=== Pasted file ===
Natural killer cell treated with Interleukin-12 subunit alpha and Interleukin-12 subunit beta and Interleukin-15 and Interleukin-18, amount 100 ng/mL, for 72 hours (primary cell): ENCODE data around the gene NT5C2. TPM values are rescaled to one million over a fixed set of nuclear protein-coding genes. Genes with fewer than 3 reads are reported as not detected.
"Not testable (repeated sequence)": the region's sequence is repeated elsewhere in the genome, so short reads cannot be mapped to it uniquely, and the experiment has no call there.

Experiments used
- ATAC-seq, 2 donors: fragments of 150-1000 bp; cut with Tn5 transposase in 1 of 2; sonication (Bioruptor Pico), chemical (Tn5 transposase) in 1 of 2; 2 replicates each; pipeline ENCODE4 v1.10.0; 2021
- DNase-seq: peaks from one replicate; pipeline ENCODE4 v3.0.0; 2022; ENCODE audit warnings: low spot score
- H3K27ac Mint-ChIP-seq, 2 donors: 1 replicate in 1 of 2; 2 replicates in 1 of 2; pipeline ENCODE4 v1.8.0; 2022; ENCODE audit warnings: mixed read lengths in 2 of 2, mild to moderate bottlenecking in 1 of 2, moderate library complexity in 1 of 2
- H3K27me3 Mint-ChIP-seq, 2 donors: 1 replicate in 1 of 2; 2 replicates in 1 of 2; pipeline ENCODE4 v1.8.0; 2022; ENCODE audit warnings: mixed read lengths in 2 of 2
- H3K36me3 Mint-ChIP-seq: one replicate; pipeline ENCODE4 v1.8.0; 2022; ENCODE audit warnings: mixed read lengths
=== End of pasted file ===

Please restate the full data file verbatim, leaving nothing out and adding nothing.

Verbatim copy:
Natural killer cell treated with Interleukin-12 subunit alpha and Interleukin-12 subunit beta and Interleukin-15 and Interleukin-18, amount 100 ng/mL, for 72 hours (primary cell): ENCODE data around the gene NT5C2. TPM values are rescaled to one million over a fixed set of nuclear protein-coding genes. Genes with fewer than 3 reads are reported as not detected.
"Not testable (repeated sequence)": the region's sequence is repeated elsewhere in the genome, so short reads cannot be mapped to it uniquely, and the experiment has no call there.

Experiments used
- ATAC-seq, 2 donors: fragments of 150-1000 bp; cut with Tn5 transposase in 1 of 2; sonication (Bioruptor Pico), chemical (Tn5 transposase) in 1 of 2; 2 replicates each; pipeline ENCODE4 v1.10.0; 2021
- DNase-seq: peaks from one replicate; pipeline ENCODE4 v3.0.0; 2022; ENCODE audit warnings: low spot score
- H3K27ac Mint-ChIP-seq, 2 donors: 1 replicate in 1 of 2; 2 replicates in 1 of 2; pipeline ENCODE4 v1.8.0; 2022; ENCODE audit warnings: mixed read lengths in 2 of 2, mild to moderate bottlenecking in 1 of 2, moderate library complexity in 1 of 2
- H3K27me3 Mint-ChIP-seq, 2 donors: 1 replicate in 1 of 2; 2 replicates in 1 of 2; pipeline ENCODE4 v1.8.0; 2022; ENCODE audit warnings: mixed read lengths in 2 of 2
- H3K36me3 Mint-ChIP-seq: one replicate; pipeline ENCODE4 v1.8.0; 2022; ENCODE audit warnings: mixed read lengths